I eventually headed back out for lap 4. I believe it was #4 that I used my granny to get up the steeper part of the first climb and heard my tire rub my chainstay. My Stan's wheel is way out of true.... AGAIN. BIG surprise. I swear I have had my Stan's rear wheel(s) repaired, fixed, replaced, and built in about 3 different bikes shops in 2 different states. Oh well, I guess it's back to the middle ring and hoping that the wheel doesn't explode later.
Testing the shoulder on the lop pile. Not sure why I look like I am
grunting out a fart. Note 40 year old honey-baked ham sized head.
It was also about this time that my right knee started hurting. A buddy of mine warned me to be prepared for some possible knee issues during the initial switch to the Thudbuster. The arc in which the saddle moves can monkey slightly with your bike position. It takes a few rides to get it dialed. An 8 hour race was probably not the place. So I started trying to use my left leg as my "good leg" and soft pedal with the right. Standing also helped and that was helped more by my use of the hardtail.
4 laps in and I am super tired of this course. Blah! I stop at the car for more water and staring off into space. My phone rings. It's a photo of B-Man at the start of the kid's race at the Tour de Mt. Plesant. And it says--
I really had fun at the Tour de Mt. Pleasant!
Sorry, got to go Jake (or dog) is being bad.
(B's the one looking at the camera with his nuggets riding the top tube).
OK, some extra motivation found.
I headed back out for laps 5 and 6. More of the same trail, the same aches, the same sand, the same pain.
As I came in from lap 6, Brent (the race promoter) announced that I won a set of Velocity 29er rims. Cool.
I spied some of the folks from Terry's Cycle, including my friend Chris, chilling under their tent, so I went and plopped my ass along side them. We were all sweaty, salt encrusted messes. With still more than 3 hours to go I was done. Just no motivation left.
I sat, hydrated, stared off into space again, longing for the days when I was younger, fitter, thinner and did not have what now seems to be an endless list of aches pains and body dis-functions.
I went out for another lap.
I rolled one more, just cruising along, trying not to dwell on the negatives. Trying not to think of the money I would have saved by not racing and just going out for "soul ride" in the woods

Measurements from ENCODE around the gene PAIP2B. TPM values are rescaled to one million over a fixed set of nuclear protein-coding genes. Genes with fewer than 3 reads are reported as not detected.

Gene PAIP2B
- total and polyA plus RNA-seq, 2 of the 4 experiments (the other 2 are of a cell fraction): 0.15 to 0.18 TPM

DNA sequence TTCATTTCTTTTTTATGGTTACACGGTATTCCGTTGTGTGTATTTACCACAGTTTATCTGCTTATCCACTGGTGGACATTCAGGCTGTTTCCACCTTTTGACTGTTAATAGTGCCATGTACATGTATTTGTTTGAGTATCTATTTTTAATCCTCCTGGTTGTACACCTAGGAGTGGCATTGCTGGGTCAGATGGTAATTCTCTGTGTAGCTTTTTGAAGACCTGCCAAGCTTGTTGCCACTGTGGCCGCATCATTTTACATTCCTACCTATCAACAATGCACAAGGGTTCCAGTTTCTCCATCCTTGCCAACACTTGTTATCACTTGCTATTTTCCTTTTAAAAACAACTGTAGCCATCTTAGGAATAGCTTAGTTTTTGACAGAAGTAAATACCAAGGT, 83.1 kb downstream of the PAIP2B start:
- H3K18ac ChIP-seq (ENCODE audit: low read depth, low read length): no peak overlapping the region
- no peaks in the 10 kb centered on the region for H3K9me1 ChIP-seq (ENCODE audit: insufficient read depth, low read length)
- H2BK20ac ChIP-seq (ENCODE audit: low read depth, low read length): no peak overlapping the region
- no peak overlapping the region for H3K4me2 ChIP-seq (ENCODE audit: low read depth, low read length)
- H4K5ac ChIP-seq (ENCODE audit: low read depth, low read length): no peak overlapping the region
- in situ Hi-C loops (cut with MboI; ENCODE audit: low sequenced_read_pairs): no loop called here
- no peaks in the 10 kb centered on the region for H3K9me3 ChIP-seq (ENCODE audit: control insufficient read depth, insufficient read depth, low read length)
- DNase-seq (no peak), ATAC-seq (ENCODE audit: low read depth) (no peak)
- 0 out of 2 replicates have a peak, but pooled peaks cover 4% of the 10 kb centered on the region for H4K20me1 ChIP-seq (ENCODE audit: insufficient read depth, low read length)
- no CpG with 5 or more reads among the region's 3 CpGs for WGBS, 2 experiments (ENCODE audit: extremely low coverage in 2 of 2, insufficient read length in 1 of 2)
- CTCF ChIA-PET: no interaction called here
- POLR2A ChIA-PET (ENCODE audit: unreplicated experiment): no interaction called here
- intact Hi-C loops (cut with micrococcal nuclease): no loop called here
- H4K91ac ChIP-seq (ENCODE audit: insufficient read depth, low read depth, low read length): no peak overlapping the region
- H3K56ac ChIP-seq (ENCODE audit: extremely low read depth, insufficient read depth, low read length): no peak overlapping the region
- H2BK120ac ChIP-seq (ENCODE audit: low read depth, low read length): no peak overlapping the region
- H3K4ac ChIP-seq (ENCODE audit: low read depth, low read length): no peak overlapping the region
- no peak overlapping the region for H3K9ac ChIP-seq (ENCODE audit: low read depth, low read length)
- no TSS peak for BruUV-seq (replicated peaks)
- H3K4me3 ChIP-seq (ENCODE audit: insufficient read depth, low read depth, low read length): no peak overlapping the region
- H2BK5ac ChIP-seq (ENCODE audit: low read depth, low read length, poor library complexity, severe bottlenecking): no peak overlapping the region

After lap 7 I stopped. I was mentally done. Plus I didn't want to make my knee worse.
My goal for the race was 10 to 12 laps. 7 is a far cry from that and pretty lame. I made some mistakes and I learned a bit...
A. I think I am done with racing solo at (short lap) endurance races. I thought this would be a good fit for me since if my shoulder did bother me I could rest it often. Turns out that for the most part (barring all the sand) the shoulder was great and I longed for longer lap or to be on a Duo team to keep my motivation up.
B. I should have cut my bars down before the race. I was convinced by others that I would dig a wider bar. I don't. I hate the way it steers. I will be cutting the bars ASAP.
C. The Thudbuster rocks (so far). There is no bouncing around or pogoing like I envision. But it is awesome to smooth out the trail. I'm thinking it could be just the ticket for many of the trails here in Michigan. A FS has it's advantages on the bikes handing in the roots and rocks, but for me it's mostly about comfort. Note: I ONLY have 2 rides and about 50 miles on it, so there is much more to ride. I also need to adjust that for/aft position to rid myself of the potential knee issues. I will say that my back did not hurt once during the race, but that could have been from frequent breaks.
D. I need new wheels. Going back to a heavier more reliable tubeless set up.
E. The Reba is good, but can feel a little harsh at its current air pressure. Need to make some adjustments.
F. While I was just doing the race for shits and giggles, it was still a mistake to try out a new fork, wider bars and a new seat post at an 8 hour race. It was also a mistake to not take a back up bike. It would have way better to approach the race like I was racing it not riding it. I know better, but it's hard to take yourself seriously when you look down and see your lycra clad gut sticking out.
But hey, there are worse ways to spend a Saturday.